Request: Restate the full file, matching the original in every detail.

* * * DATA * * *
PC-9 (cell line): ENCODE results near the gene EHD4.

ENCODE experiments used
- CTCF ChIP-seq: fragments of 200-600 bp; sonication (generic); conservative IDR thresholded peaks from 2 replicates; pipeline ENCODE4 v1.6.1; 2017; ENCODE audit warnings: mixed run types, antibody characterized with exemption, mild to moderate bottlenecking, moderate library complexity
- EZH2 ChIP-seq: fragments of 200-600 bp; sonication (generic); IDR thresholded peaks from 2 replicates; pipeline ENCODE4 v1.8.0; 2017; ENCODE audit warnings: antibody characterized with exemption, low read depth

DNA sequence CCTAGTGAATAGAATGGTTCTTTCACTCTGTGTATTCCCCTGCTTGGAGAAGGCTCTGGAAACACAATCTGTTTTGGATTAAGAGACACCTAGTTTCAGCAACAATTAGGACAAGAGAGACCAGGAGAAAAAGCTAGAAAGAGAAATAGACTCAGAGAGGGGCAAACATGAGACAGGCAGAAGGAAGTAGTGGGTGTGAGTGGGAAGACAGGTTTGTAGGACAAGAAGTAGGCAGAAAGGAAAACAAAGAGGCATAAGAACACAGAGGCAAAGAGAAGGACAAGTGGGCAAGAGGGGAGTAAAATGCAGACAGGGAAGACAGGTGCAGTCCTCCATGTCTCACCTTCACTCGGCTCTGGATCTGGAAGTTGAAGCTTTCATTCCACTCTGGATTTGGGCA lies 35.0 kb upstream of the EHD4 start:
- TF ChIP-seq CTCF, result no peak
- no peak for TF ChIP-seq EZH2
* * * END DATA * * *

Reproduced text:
PC-9 (cell line): ENCODE results near the gene EHD4.

ENCODE experiments used
- CTCF ChIP-seq: fragments of 200-600 bp; sonication (generic); conservative IDR thresholded peaks from 2 replicates; pipeline ENCODE4 v1.6.1; 2017; ENCODE audit warnings: mixed run types, antibody characterized with exemption, mild to moderate bottlenecking, moderate library complexity
- EZH2 ChIP-seq: fragments of 200-600 bp; sonication (generic); IDR thresholded peaks from 2 replicates; pipeline ENCODE4 v1.8.0; 2017; ENCODE audit warnings: antibody characterized with exemption, low read depth

DNA sequence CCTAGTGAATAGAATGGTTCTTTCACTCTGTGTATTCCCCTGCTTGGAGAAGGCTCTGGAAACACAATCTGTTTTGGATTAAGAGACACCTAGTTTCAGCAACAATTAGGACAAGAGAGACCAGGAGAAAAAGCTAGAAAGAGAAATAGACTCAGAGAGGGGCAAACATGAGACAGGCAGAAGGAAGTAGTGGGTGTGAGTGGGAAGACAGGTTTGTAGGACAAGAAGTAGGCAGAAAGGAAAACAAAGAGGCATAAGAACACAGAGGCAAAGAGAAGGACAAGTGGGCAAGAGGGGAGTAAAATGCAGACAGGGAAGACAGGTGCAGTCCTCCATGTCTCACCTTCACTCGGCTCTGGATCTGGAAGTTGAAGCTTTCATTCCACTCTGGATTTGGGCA lies 35.0 kb upstream of the EHD4 start:
- TF ChIP-seq CTCF, result no peak
- no peak for TF ChIP-seq EZH2